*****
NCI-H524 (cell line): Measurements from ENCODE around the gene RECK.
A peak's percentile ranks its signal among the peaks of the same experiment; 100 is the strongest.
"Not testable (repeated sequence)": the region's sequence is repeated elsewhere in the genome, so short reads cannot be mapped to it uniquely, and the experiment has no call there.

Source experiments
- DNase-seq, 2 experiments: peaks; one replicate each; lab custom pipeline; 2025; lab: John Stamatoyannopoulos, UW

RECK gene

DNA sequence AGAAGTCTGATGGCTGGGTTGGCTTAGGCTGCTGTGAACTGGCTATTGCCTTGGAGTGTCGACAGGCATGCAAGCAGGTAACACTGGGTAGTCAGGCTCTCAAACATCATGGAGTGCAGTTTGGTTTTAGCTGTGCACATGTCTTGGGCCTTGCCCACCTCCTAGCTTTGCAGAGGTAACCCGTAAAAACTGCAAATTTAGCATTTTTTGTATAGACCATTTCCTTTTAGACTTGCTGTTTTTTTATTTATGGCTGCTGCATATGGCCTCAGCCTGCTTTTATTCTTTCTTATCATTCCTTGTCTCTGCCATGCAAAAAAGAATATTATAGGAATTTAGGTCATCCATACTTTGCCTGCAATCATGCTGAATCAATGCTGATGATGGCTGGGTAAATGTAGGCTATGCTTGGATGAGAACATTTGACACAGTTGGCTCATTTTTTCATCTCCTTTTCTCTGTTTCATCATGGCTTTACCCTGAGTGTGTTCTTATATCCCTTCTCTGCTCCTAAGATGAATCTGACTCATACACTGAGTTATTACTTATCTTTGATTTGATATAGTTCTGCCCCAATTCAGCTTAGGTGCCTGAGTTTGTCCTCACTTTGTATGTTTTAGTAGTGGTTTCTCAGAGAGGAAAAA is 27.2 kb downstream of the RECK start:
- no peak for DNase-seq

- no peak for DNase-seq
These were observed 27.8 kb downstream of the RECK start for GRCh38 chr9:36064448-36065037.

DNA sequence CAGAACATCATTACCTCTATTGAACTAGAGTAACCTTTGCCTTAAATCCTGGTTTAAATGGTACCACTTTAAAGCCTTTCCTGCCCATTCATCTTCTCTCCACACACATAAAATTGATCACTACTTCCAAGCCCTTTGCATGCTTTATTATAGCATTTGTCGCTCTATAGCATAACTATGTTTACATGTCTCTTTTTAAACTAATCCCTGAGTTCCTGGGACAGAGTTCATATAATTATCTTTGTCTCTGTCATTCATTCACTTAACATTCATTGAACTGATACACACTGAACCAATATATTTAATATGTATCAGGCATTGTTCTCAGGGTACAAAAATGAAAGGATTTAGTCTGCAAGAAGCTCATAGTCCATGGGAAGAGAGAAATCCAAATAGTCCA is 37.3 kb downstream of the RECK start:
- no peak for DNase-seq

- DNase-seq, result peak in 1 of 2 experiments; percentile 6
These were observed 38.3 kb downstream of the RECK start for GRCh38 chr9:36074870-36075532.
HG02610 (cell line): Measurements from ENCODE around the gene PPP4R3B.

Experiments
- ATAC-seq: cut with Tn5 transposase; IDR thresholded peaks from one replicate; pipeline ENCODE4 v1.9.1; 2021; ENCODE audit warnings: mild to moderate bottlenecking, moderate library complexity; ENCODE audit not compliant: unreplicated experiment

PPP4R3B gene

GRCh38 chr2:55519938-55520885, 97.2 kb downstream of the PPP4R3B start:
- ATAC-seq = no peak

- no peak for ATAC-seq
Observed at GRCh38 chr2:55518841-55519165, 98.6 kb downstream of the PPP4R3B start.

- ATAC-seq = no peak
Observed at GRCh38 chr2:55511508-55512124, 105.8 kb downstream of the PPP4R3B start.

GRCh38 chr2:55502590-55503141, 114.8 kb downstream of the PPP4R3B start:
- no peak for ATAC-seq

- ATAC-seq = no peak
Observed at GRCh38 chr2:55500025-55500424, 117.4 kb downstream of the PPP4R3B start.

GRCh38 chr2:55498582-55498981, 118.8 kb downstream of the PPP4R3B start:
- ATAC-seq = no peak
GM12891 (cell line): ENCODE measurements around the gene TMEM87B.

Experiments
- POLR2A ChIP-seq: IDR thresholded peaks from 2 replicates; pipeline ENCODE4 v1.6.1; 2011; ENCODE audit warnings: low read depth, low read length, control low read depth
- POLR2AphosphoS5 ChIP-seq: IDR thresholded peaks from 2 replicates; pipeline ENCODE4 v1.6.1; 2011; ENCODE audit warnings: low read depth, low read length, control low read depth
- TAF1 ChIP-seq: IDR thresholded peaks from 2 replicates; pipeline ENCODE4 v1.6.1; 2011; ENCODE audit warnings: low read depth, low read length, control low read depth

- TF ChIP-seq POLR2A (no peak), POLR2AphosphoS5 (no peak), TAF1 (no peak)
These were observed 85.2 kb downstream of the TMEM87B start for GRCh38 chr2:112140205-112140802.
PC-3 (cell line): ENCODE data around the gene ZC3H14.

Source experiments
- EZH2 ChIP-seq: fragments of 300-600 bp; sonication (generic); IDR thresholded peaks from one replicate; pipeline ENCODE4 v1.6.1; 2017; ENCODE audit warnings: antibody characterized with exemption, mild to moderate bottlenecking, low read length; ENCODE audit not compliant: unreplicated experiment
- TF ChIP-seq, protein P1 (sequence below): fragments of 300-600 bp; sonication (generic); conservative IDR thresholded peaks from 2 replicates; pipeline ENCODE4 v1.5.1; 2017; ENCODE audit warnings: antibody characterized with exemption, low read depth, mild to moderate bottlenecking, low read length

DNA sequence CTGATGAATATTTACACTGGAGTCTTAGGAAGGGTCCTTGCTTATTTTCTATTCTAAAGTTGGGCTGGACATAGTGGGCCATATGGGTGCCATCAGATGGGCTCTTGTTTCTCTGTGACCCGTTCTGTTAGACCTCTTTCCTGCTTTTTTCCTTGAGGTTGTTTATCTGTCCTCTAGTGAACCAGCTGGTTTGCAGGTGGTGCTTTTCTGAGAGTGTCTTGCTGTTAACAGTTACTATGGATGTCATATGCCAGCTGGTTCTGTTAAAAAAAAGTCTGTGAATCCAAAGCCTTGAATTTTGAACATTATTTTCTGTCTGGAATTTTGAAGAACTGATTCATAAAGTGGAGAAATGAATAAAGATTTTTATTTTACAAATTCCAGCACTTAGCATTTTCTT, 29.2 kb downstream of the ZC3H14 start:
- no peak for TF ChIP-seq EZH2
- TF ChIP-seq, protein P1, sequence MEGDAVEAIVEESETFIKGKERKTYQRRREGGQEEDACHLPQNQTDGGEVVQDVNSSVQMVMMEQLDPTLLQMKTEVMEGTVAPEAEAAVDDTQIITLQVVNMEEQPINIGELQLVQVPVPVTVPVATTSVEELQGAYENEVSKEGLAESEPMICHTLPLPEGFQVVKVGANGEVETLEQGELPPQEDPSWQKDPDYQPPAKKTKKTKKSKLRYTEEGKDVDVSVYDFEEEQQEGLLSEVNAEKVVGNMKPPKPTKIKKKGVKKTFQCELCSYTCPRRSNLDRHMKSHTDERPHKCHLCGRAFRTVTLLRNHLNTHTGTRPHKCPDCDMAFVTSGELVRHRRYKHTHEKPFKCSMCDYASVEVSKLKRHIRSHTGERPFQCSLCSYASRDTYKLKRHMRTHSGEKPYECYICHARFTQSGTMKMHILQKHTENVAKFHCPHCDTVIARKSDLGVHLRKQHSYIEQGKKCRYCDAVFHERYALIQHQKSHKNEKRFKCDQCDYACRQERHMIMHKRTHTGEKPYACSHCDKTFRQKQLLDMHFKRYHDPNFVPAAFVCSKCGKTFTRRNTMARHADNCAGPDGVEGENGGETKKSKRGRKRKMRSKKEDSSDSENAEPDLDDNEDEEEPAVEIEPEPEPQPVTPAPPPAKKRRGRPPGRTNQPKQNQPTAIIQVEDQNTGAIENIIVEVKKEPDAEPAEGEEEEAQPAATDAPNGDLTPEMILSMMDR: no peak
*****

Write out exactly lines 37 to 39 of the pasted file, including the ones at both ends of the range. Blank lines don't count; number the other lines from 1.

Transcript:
These were observed 85.2 kb downstream of the TMEM87B start for GRCh38 chr2:112140205-112140802.
PC-3 (cell line): ENCODE data around the gene ZC3H14.

Source experiments